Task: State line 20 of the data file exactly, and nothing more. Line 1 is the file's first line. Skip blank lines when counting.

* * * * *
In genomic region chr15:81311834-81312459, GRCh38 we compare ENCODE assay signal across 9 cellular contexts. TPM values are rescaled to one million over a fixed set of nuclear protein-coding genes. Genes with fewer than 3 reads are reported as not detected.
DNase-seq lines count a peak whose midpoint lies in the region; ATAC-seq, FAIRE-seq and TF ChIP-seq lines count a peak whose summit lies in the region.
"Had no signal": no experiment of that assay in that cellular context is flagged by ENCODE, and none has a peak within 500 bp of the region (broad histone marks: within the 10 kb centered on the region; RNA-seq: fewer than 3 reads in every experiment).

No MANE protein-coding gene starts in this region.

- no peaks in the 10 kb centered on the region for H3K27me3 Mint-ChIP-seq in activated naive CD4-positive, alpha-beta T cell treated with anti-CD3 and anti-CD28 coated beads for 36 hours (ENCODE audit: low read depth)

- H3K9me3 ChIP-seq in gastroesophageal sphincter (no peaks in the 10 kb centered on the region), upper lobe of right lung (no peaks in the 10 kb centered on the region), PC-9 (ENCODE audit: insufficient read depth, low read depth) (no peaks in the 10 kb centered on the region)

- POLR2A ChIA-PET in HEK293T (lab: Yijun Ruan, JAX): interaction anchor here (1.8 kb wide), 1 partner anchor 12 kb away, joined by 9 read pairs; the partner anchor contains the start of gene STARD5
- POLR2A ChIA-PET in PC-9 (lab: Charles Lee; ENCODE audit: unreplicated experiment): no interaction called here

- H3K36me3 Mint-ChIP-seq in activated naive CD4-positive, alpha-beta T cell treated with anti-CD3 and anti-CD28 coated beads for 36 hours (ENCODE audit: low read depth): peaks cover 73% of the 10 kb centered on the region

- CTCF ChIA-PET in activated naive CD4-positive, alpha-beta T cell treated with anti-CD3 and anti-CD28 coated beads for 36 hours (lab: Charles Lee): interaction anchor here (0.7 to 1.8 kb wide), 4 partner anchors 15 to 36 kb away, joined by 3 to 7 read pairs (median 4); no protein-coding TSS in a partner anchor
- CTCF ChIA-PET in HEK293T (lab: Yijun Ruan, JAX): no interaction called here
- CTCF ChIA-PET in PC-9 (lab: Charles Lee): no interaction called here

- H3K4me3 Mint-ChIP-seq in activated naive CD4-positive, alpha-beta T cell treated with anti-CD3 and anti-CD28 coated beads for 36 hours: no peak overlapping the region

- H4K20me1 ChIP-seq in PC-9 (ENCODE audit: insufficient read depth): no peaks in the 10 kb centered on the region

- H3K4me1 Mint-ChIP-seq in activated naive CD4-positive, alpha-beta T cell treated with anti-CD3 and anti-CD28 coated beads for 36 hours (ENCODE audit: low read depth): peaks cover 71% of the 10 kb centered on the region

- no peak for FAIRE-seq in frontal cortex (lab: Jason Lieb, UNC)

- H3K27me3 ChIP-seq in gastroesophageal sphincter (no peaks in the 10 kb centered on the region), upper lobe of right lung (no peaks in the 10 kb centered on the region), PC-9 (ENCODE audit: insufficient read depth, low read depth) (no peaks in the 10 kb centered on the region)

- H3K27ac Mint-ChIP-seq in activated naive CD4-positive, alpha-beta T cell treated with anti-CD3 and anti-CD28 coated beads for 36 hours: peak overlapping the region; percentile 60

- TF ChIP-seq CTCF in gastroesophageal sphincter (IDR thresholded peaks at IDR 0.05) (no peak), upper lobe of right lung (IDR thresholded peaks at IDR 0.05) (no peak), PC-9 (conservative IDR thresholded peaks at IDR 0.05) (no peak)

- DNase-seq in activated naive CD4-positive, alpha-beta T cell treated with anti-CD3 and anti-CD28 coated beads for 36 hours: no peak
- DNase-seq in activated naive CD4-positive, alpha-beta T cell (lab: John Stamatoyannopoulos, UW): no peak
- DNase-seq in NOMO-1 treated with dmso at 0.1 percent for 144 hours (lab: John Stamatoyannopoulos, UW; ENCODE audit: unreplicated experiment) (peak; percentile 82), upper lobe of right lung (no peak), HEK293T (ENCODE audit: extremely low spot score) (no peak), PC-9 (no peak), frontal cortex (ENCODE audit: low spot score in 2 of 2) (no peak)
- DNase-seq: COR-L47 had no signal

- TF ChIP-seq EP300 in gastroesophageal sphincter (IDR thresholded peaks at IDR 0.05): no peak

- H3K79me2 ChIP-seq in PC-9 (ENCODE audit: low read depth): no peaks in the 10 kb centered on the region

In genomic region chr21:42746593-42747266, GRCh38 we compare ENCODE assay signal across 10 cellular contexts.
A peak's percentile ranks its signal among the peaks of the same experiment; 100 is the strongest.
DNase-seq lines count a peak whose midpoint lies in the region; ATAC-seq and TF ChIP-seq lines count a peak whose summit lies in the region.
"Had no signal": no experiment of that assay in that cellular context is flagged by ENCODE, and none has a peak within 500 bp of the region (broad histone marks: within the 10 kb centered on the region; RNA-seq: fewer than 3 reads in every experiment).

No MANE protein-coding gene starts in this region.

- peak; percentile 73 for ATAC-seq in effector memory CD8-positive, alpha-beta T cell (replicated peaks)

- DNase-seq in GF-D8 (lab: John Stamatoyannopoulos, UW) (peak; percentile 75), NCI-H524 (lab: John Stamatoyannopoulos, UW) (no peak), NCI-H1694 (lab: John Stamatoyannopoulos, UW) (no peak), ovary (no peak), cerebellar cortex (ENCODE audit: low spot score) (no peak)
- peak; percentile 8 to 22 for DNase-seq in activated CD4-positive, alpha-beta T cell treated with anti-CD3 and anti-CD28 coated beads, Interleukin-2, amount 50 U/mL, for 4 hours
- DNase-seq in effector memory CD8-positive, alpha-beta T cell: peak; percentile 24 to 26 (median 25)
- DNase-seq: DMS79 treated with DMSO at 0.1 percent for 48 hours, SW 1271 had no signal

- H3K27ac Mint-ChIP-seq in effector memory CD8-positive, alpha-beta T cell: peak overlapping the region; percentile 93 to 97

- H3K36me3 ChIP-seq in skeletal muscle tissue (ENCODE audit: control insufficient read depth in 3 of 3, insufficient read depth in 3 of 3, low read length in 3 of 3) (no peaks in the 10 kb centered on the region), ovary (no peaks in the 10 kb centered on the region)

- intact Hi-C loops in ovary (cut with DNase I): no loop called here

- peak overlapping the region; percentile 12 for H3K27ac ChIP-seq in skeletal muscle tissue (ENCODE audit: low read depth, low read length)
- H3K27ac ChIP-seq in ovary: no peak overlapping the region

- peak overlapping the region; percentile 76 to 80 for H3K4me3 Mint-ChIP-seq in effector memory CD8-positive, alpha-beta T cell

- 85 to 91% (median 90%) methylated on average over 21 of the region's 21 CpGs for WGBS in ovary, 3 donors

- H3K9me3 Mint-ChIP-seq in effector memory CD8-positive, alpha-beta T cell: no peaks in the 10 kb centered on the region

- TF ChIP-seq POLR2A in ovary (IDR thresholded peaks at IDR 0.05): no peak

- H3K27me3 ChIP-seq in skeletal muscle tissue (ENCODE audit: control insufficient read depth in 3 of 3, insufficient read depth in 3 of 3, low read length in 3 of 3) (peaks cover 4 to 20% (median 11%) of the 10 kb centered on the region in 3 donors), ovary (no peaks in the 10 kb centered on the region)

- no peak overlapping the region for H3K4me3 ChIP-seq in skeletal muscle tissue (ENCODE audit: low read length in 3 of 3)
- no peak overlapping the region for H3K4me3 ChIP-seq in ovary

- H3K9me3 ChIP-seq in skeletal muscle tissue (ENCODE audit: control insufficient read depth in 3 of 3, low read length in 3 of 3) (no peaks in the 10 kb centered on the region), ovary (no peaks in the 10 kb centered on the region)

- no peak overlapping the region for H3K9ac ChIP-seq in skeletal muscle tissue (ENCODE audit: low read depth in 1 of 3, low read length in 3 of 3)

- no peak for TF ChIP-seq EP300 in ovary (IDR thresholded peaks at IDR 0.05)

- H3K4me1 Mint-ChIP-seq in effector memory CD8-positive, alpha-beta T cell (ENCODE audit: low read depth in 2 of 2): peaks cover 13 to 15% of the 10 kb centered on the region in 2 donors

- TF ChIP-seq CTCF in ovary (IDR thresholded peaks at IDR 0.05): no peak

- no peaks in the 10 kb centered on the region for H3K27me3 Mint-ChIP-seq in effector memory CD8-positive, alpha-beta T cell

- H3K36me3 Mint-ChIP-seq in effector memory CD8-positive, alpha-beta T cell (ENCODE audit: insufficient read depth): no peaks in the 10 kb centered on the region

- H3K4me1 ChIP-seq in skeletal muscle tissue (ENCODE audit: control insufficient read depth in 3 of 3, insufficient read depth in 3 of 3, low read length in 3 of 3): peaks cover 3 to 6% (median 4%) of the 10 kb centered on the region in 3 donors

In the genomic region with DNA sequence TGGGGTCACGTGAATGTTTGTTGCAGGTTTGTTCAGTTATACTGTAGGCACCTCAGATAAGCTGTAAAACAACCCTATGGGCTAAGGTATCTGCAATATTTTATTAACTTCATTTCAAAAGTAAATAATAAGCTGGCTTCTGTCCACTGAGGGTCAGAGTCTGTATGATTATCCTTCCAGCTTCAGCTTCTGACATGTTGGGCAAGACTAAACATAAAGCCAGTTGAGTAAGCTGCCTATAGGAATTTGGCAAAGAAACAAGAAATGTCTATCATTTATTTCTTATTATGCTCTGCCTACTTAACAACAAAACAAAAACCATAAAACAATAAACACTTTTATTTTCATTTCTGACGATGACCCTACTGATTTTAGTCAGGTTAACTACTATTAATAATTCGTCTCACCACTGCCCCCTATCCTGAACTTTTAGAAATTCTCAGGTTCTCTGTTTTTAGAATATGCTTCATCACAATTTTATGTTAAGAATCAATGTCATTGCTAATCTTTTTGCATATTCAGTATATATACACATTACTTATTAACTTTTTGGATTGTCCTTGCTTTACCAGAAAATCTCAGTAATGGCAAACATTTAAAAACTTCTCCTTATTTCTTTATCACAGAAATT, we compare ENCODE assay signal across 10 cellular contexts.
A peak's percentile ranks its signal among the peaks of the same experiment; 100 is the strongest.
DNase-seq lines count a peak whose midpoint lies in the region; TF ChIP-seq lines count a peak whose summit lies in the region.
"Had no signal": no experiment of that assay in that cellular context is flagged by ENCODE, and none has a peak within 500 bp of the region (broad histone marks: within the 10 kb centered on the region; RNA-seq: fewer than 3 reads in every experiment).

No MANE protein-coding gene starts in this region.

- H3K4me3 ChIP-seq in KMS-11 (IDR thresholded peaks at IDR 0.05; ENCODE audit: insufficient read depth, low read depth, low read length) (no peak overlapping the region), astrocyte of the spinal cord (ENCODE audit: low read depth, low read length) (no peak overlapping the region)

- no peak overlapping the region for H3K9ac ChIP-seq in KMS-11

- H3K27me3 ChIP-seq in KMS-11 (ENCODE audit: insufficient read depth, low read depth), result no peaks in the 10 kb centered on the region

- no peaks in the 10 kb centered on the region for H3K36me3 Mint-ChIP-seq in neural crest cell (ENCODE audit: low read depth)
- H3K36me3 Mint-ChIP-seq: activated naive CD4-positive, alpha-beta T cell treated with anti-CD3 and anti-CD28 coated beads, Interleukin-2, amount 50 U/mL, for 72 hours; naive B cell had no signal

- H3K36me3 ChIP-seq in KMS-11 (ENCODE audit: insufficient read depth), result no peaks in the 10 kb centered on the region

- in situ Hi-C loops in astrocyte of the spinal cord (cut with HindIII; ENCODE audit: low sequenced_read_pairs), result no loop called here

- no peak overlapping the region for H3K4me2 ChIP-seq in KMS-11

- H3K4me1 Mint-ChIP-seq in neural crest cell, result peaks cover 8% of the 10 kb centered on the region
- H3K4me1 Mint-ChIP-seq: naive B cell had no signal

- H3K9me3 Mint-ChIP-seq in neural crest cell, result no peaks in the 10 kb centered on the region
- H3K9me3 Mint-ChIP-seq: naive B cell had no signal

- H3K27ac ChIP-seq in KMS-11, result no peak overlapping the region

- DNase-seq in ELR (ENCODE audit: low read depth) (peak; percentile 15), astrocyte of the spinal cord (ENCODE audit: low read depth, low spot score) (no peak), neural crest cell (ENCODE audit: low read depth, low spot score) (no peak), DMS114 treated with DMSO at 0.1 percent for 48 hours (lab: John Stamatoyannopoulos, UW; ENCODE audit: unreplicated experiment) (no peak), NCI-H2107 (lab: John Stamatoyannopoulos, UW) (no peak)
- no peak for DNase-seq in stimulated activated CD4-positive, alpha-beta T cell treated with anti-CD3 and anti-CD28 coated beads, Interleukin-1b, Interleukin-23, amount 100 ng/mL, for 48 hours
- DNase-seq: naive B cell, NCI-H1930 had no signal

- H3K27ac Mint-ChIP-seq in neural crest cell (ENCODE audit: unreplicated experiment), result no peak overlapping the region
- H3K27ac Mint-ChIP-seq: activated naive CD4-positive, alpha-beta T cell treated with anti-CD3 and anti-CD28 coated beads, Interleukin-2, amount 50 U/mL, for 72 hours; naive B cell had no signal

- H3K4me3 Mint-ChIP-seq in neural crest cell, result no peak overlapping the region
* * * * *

- DNase-seq in activated naive CD4-positive, alpha-beta T cell treated with anti-CD3 and anti-CD28 coated beads for 36 hours: no peak